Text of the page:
Celebrity Chef Sabyasachi Gorai added, "An apple is a storehouse of nutrition and with that comes good health. I use Washington apples in salads, finely chopped or grated in yogurt, shakes, smoothies or breakfast cereal along with some nuts. Washington apples have their own natural sugar so there is no need for additional sugar, making the meal deliciously healthy. Other ways to enjoy Washington apples is to add them in sweet and savories and what excites my palate are those heavenly crumbles, pies and bakes using sumptuous apples."
 Mr. Manish Verma, Director, Grehlakshmi magazine added, "We are very pleased that Washington Apples have partnered with us to communicate the power and benefits of the #OriginalHealthFruit. With our massive reach across India, we believe our women readers, will instantly connect with the book and inculcate the habit of consuming apples for a fitter family. The Washington Apple Cook Book would be available across print and digital medium that can be bought and read on a click of a button."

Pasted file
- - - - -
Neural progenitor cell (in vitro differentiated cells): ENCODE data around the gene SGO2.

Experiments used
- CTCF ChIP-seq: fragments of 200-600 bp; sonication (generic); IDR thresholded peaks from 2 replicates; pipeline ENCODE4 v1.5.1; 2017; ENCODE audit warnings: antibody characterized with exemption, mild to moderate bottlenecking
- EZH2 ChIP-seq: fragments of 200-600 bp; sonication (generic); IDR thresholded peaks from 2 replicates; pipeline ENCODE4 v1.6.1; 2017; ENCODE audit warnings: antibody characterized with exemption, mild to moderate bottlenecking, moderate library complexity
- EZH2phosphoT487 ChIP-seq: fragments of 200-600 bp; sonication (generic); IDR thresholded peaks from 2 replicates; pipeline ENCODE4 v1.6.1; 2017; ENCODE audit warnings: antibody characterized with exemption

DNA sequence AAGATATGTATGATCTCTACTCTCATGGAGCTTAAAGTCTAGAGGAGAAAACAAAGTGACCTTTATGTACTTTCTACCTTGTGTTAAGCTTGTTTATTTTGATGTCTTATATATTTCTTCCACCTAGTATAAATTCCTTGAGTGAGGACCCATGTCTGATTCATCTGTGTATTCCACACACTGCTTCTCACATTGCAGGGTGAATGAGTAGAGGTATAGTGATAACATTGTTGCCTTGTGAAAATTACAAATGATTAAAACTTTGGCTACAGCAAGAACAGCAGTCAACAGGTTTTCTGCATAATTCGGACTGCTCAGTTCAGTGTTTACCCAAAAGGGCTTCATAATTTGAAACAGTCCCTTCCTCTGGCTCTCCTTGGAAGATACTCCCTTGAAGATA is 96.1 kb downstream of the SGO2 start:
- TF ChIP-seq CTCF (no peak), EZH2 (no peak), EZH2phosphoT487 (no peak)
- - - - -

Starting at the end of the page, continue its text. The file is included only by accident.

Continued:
The next time you feel like munching something, walk past the chips and colas and head straight for sweeter, juicier, crunchier, tastier Washington apple. You deserve to live fit and longer, yes?

The Washington Apple Commission is an industry initiated self-governing body made up of apple growers and packers from Washington. The Commission is responsible for product promotion, advertising and development of international markets of Washington Apples. The Commission coordinates an international marketing program consisting of trade and consumer promotion, public relations and advertising to promote and expand world-wide demand for Washington Apples.

 The SCS Group is an agribusiness consulting firm based in Gurgaon, specializing in marketing, international trade and communications strategy related to food, beverage and agricultural products. The firm has an intimate understanding of the evolving tastes and purchasing patterns of premium foods by the Indian consumer as their disposable incomes grow and they integrate into the global economy. The SCS Group represents the Washington Apple Commission in India.

So, what are you waiting for? Go grab your copy today and have some fun with Washington Apples!